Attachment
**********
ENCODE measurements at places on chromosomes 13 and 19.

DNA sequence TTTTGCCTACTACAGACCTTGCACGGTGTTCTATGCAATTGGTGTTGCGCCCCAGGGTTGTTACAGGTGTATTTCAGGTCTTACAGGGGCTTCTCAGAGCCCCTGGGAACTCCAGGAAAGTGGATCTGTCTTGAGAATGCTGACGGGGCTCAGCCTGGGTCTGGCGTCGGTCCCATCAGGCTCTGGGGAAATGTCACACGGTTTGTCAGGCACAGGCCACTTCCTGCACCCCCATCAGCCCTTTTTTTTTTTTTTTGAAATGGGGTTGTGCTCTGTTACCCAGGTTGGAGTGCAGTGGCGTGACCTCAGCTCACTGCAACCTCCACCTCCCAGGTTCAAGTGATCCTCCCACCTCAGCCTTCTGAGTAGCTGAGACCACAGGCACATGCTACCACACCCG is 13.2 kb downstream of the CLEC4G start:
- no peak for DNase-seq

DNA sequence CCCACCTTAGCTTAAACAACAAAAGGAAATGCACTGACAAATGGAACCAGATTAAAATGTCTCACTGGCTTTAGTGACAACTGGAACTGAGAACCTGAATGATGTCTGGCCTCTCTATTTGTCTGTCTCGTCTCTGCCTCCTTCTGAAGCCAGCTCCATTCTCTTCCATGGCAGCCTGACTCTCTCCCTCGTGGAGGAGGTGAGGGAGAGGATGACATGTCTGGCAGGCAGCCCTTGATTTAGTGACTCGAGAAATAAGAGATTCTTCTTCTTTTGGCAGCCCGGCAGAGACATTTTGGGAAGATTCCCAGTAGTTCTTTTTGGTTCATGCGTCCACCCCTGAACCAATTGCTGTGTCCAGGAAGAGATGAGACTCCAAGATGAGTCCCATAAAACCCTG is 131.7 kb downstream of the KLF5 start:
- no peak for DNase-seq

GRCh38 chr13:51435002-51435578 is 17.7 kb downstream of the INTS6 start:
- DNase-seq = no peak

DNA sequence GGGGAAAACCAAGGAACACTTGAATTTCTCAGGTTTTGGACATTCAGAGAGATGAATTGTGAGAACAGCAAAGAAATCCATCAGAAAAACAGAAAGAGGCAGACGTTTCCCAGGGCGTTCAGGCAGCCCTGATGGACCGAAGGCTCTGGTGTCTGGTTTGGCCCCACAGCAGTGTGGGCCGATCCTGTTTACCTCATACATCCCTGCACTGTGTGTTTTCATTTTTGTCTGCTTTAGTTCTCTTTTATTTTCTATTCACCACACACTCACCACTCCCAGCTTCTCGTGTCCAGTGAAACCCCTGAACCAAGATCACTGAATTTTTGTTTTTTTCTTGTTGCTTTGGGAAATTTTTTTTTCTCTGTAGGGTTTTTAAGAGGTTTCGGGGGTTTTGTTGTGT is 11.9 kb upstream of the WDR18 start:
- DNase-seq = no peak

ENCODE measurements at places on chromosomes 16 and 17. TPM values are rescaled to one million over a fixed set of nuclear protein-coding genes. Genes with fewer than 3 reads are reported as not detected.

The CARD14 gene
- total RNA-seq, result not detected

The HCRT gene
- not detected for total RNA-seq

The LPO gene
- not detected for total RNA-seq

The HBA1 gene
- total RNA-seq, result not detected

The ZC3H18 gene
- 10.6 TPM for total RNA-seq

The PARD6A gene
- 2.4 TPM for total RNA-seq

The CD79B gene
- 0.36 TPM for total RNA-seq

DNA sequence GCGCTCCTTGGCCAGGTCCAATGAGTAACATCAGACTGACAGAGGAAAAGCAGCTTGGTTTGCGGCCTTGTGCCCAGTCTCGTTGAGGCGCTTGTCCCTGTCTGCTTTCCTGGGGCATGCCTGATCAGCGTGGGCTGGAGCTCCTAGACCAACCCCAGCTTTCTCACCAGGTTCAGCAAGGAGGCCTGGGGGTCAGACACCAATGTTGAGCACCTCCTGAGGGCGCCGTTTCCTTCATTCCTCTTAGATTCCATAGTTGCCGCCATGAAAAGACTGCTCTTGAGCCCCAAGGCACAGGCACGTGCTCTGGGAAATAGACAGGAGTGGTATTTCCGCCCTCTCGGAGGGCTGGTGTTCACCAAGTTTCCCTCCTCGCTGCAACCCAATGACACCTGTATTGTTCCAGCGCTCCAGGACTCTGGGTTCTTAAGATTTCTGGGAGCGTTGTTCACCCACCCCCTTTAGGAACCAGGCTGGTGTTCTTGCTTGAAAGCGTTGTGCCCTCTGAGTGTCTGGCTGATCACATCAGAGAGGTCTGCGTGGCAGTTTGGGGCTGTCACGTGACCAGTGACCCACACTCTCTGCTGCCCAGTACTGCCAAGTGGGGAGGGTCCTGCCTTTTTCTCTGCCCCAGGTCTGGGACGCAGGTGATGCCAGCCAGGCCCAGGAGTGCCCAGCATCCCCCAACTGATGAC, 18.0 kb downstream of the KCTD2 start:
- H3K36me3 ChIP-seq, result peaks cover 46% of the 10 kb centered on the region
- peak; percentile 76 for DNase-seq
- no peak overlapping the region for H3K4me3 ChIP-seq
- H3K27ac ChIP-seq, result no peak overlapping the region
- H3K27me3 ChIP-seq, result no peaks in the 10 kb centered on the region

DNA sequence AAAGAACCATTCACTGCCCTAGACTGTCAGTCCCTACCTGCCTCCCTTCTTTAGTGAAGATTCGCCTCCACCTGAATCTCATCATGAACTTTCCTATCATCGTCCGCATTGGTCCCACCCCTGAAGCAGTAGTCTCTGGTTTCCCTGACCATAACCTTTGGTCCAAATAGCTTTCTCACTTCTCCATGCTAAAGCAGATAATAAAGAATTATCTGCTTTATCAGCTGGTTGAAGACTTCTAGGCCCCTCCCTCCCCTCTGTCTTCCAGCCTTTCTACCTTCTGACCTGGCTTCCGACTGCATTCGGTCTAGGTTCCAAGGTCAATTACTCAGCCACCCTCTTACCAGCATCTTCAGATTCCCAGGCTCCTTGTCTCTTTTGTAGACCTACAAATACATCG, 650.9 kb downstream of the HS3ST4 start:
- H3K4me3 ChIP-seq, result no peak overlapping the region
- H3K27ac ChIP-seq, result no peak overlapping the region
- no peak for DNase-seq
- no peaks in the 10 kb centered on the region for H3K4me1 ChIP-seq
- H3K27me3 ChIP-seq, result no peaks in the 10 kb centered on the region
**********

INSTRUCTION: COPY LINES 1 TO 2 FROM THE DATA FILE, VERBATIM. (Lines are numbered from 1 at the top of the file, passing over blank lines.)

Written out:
ENCODE measurements at places on chromosomes 13 and 19.

DNA sequence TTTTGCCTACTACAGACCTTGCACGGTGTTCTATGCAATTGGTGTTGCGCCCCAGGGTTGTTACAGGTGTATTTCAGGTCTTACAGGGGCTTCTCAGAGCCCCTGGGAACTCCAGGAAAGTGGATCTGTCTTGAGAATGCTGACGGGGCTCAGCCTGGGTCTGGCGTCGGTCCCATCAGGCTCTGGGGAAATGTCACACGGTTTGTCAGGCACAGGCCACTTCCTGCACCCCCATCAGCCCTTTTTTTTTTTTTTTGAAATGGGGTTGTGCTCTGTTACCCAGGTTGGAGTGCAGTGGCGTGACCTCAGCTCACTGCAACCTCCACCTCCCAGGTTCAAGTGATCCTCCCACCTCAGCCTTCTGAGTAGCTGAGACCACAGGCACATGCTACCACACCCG is 13.2 kb downstream of the CLEC4G start: